The dates for the 2017 NBA Summer Leagues were announced recently, marking a new opportunity for drafted and undrafted rookies, as well as former D-League players to make an impression and earn an NBA roster spot.
A year ago, the Orlando and Las Vegas Summer Leagues featured 22 players who have either played for the Skyforce in the past, or would go on to play in Sioux Falls during the 2016-17 season.
10 out of those 22 had played been on Sioux Falls’ 2015-16 Championship roster at one point, and three of those 10 players wound up on an NBA roster to begin the year, including Rodney McGruder (Miami HEAT), DeAndre Liggins (Cleveland Cavaliers) and Jarnell Stokes (Denver Nuggets).
To get a better understanding of the summer league process, we sat down with Rodney McGruder, who went from playing in Sioux Falls during the 2015-16 season to starting 65 of 78 games played for the Miami HEAT in 2016-17. McGruder shared his take on the benefits of summer league to aspiring NBA players, and how the HEAT differ from other teams around the league during this time of year.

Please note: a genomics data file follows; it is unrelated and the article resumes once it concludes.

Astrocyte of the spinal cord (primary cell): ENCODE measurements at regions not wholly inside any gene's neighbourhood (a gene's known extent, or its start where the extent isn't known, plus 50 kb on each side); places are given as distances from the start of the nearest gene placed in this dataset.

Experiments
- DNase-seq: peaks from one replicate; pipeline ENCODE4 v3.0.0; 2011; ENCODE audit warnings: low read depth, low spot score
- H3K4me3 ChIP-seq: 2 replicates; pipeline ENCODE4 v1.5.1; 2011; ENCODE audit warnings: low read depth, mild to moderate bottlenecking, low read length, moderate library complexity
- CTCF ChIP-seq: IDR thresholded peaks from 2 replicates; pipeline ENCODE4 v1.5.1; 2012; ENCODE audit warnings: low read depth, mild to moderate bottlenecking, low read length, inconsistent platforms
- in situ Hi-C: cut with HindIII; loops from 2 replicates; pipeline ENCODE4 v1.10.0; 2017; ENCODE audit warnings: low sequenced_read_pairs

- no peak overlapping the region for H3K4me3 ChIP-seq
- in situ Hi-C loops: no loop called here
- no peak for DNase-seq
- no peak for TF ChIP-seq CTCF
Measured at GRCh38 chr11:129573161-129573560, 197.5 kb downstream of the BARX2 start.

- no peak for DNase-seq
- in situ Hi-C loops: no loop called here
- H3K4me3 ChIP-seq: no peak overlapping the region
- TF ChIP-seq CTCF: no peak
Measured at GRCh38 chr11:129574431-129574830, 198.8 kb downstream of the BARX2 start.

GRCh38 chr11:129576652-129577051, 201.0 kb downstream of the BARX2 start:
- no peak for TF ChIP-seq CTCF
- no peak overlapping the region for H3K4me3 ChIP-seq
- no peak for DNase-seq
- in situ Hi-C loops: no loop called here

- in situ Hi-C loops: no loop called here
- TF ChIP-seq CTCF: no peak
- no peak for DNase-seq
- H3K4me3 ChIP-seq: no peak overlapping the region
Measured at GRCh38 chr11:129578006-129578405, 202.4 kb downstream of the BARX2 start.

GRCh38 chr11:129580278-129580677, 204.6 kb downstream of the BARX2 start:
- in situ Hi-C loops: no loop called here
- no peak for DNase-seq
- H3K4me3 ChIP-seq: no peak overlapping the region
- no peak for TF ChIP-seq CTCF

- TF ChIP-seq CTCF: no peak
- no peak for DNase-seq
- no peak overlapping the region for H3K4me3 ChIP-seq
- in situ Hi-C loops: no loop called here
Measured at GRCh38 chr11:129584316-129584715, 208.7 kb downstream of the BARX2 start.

What was your mentality heading into summer league last season? What were your goals, and what skills did you want to be sure you put on display for coaches in attendance?
“I just wanted to go out and have fun, and just play as hard as I possibly could. Just play basketball the right way, you know? I just tried to utilize the things I learned from Sioux Falls, playing under a great coach like Dan Craig. I just wanted to showcase that ability, my knowledge of the game, the things I’ve learned from past experiences with different coaches.”
I’ve heard from some of the guys that players are just out there casting up shots, trying to score as many points as possible during their short time in the Summer League. Is there a different mentality within the HEAT organization, even beginning this time of year?